The Middle East has long been a land of dictatorships and enlightened despots (the difference being mostly in whether they are friend or foe). For my lifetime at least it has been a bubbling pot of discontent, seasoned liberally by the hurts left by colonial powers and the at-times fantastic aims of religion. Too bad that we in the West were so content to add little more than weaponry and take away little more than once-cheap oil. Now the Arab Spring has suddenly sprung, and we hope for great things. We fed this plant the wrong stuff, so we shouldn't be surprised that it grows a little out of control. There may not be as much difference as we think between a polyglot crowd of nationalists, libertarians, and Islamists and the regime that uses tanks to suppress them. And it may be worthwhile to take note of the fact that all parties are picking on religious minorities. A problem long ignored is now roaring out of control.
Religious liberty seems a safe freedom in the United States—at present. What if suddenly we found ourselves in a situation like medieval Europe, or the Latin America of the 1960s—state favoritism of religious orthodoxy and harassment of independents? It might happen, and it would not be all that sudden—just suddenly revealed. By my judgment things are actually quite tenuous here. For years there have been increasing attacks on the separation of church and state. Many mainline, politically active church organizations are openly dismissive of separationism as not in the Constitution. They seem to forget the old adage that goes something like "saying it's so don't make it so." They are anxious for state funding, state support of their dogma, and advancement of a civil society that matches their vision of orthodoxy.
The net effect of this decades-long effort is that we could be on the edge of a First Amendment collapse. It does not yet appear so, because the main effect is diminishing the establishment clause. On the march to victory over that clause its soldiers are happy to defend free exercise—free exercise for all by default. But once the first battle is over, we will probably see a quick alliance with secularists to direct religious practice to a particular religious viewpoint.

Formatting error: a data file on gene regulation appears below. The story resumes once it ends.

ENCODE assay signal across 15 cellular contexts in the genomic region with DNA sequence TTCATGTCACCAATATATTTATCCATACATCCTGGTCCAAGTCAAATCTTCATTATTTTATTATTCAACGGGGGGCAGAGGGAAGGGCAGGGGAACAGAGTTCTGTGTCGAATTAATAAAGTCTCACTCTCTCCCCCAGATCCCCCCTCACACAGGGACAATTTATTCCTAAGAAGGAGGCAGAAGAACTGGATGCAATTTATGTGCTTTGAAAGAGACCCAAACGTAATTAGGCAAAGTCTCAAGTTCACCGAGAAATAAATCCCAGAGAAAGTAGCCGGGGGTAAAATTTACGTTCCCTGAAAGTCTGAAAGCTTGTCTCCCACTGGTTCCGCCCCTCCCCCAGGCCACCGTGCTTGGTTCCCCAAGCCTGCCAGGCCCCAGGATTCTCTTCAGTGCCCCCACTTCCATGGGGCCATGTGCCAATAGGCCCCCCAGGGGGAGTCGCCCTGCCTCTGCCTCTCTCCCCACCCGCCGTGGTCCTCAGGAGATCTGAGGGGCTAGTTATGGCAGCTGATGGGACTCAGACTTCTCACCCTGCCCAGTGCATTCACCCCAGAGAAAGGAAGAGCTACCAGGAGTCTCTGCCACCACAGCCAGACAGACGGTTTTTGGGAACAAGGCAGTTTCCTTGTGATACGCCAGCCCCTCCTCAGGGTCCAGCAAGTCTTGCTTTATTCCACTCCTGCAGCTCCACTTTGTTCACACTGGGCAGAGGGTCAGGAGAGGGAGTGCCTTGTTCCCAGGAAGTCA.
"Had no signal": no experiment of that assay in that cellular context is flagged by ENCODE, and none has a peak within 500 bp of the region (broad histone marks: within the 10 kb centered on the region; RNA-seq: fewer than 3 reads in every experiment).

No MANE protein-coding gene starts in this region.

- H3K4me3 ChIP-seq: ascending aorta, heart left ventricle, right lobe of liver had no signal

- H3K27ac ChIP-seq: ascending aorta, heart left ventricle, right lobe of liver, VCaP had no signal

There is a dynamic in place at the moment that I must mention and that we discount at our peril. The West is reeling from a series of crises.
The war on terror has tended to diminish the application of absolute civil liberty. It has tended to desensitize populations to the mistreatment of minorities—especially those perceived as either causing the problem or not sufficiently loyal to our values.
Economic collapse always empowers prejudice against those of different ethnicity, religion, or politics than the majority. Here in the United States religion and politics are both at a toxic level: exhibit A might be the furor at the New York Ground Zero mosque and subsequent Koran burning; exhibit B is heard on the daily radio programs that cast the opposition as unpatriotic and socialist/class haters or any number of other right-left epithets. I hope my neighborhood remains calm as the economy falters (at the moment the calm is in the manner of shuttered, foreclosed homes), but it is certain the religious tensions will be exacerbated, certain that religious expression will become itself a lightning rod for political discontent. We must be prepared and not surprised by such sudden changes—they have actually been a long time coming.
Author: Lincoln E. Steed
Lincoln E. Steed is the editor of Liberty magazine, a 200,000 circulation religious liberty journal which is distributed to political leaders, judiciary, lawyers and other thought leaders in North America. He is additionally the host of the weekly 3ABN television show "The Liberty Insider," and the radio program "Lifequest Liberty."